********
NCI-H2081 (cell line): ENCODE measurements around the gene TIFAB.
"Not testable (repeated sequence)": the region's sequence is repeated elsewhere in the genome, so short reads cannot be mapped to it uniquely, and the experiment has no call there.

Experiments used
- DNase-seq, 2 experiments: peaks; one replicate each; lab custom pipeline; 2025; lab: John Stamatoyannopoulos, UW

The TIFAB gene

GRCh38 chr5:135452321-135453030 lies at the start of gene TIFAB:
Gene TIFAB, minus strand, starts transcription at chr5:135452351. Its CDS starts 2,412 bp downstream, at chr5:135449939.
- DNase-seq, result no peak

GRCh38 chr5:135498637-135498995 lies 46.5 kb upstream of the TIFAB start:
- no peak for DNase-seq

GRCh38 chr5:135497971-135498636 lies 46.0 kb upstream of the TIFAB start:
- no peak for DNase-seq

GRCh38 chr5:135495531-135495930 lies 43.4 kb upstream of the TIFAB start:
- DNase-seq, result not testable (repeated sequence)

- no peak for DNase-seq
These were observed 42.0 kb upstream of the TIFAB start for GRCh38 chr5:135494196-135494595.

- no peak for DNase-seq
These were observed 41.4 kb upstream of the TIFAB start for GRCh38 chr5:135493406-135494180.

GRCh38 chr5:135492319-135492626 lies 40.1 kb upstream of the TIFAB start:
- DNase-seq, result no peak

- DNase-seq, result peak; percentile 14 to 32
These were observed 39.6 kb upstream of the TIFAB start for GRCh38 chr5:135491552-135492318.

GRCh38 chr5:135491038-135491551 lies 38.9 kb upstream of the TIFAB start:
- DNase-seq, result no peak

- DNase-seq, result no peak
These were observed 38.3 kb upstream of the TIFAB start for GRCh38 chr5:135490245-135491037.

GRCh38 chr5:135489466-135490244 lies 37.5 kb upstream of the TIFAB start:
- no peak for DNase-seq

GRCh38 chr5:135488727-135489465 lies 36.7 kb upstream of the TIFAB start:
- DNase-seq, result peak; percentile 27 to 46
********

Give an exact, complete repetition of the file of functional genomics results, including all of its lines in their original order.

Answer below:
NCI-H2081 (cell line): ENCODE measurements around the gene TIFAB.
"Not testable (repeated sequence)": the region's sequence is repeated elsewhere in the genome, so short reads cannot be mapped to it uniquely, and the experiment has no call there.

Experiments used
- DNase-seq, 2 experiments: peaks; one replicate each; lab custom pipeline; 2025; lab: John Stamatoyannopoulos, UW

The TIFAB gene

GRCh38 chr5:135452321-135453030 lies at the start of gene TIFAB:
Gene TIFAB, minus strand, starts transcription at chr5:135452351. Its CDS starts 2,412 bp downstream, at chr5:135449939.
- DNase-seq, result no peak

GRCh38 chr5:135498637-135498995 lies 46.5 kb upstream of the TIFAB start:
- no peak for DNase-seq

GRCh38 chr5:135497971-135498636 lies 46.0 kb upstream of the TIFAB start:
- no peak for DNase-seq

GRCh38 chr5:135495531-135495930 lies 43.4 kb upstream of the TIFAB start:
- DNase-seq, result not testable (repeated sequence)

- no peak for DNase-seq
These were observed 42.0 kb upstream of the TIFAB start for GRCh38 chr5:135494196-135494595.

- no peak for DNase-seq
These were observed 41.4 kb upstream of the TIFAB start for GRCh38 chr5:135493406-135494180.

GRCh38 chr5:135492319-135492626 lies 40.1 kb upstream of the TIFAB start:
- DNase-seq, result no peak

- DNase-seq, result peak; percentile 14 to 32
These were observed 39.6 kb upstream of the TIFAB start for GRCh38 chr5:135491552-135492318.

GRCh38 chr5:135491038-135491551 lies 38.9 kb upstream of the TIFAB start:
- DNase-seq, result no peak

- DNase-seq, result no peak
These were observed 38.3 kb upstream of the TIFAB start for GRCh38 chr5:135490245-135491037.

GRCh38 chr5:135489466-135490244 lies 37.5 kb upstream of the TIFAB start:
- no peak for DNase-seq

GRCh38 chr5:135488727-135489465 lies 36.7 kb upstream of the TIFAB start:
- DNase-seq, result peak; percentile 27 to 46